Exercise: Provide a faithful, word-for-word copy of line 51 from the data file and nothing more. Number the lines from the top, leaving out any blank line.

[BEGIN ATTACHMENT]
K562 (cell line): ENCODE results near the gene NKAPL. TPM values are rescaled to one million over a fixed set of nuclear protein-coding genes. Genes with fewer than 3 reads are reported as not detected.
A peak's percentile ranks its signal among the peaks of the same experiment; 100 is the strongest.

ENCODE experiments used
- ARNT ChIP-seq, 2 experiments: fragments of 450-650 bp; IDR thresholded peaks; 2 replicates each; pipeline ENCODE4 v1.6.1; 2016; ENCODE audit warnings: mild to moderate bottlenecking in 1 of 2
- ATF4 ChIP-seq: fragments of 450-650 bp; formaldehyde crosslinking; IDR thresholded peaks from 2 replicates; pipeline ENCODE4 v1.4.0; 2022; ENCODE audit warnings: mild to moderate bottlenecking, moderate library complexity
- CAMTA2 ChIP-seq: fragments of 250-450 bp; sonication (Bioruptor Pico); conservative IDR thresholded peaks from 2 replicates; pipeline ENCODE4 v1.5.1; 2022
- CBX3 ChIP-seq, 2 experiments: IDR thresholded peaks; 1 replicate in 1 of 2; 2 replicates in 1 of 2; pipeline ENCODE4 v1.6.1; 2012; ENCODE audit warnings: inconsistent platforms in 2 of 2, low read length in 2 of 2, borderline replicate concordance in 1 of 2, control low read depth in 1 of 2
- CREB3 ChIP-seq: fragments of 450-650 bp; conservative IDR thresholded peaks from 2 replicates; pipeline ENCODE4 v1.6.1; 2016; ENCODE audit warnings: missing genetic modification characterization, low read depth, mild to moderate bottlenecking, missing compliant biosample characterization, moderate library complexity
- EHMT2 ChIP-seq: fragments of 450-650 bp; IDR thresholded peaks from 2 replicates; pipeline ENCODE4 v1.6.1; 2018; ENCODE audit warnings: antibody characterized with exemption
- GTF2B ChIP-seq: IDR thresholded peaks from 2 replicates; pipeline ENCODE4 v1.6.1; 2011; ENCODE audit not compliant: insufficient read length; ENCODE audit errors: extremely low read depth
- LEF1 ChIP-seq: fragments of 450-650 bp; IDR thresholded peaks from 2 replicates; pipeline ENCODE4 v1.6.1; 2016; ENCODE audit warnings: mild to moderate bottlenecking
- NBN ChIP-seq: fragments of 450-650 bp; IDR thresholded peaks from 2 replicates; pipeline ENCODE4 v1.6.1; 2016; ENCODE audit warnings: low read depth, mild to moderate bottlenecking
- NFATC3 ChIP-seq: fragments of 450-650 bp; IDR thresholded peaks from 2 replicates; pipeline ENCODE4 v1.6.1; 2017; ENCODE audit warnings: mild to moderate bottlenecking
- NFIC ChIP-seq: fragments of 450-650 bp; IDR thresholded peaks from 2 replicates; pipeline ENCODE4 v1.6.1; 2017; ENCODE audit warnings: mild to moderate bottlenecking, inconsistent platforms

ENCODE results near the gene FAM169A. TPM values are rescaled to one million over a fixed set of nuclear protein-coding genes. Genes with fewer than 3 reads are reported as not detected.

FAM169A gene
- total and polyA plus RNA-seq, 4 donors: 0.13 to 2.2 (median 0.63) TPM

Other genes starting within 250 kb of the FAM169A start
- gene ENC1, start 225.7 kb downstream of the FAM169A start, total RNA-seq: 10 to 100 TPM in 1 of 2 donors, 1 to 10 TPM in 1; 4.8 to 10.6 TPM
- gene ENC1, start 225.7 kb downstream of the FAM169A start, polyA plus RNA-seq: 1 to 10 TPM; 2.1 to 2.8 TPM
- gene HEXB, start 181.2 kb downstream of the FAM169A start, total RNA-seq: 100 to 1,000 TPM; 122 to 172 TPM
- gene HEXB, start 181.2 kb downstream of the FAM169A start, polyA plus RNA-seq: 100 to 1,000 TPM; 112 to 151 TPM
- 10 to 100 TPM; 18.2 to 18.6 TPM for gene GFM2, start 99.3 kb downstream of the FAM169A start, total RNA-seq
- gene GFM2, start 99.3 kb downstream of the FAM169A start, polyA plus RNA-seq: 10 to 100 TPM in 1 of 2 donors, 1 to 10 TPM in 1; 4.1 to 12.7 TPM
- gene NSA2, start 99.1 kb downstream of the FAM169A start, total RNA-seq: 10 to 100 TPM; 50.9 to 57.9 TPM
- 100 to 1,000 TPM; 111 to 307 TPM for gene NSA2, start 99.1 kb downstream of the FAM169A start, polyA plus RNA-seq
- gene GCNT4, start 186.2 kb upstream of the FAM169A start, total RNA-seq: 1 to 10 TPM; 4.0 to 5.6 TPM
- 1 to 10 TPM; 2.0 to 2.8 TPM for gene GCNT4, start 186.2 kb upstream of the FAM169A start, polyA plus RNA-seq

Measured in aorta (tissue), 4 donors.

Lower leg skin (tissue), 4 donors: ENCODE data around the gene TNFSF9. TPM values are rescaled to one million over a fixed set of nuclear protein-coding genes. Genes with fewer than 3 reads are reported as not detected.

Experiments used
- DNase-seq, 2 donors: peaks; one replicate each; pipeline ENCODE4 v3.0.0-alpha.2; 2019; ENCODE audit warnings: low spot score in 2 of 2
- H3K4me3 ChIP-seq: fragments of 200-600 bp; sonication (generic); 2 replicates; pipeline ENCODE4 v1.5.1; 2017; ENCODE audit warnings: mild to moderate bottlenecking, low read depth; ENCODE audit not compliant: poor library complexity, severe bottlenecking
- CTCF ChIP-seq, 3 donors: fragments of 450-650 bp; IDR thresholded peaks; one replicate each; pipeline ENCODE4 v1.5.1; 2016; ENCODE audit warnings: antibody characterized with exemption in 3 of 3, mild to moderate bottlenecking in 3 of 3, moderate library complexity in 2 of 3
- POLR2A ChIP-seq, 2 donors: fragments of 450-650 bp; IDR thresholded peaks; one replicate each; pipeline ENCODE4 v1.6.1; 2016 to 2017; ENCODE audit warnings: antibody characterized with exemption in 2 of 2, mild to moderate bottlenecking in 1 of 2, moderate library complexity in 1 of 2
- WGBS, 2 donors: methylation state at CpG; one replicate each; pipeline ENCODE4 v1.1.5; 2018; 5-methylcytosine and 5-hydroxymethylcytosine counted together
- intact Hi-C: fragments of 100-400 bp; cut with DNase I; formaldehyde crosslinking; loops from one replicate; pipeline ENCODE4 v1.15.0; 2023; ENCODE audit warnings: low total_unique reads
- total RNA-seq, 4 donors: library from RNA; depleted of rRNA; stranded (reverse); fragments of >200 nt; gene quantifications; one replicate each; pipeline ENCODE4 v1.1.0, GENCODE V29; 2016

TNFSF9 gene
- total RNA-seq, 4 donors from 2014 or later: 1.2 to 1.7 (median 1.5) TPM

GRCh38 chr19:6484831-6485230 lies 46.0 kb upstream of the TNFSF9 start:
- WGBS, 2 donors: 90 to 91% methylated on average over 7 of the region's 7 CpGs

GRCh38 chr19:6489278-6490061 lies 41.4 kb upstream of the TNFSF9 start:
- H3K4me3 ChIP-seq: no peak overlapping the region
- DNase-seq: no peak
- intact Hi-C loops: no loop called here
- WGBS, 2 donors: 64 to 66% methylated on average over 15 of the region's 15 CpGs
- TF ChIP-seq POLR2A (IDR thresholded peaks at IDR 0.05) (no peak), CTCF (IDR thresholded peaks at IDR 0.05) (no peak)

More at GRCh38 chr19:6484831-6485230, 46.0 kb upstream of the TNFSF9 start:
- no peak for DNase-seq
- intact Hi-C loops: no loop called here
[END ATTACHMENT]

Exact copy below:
- intact Hi-C loops: no loop called here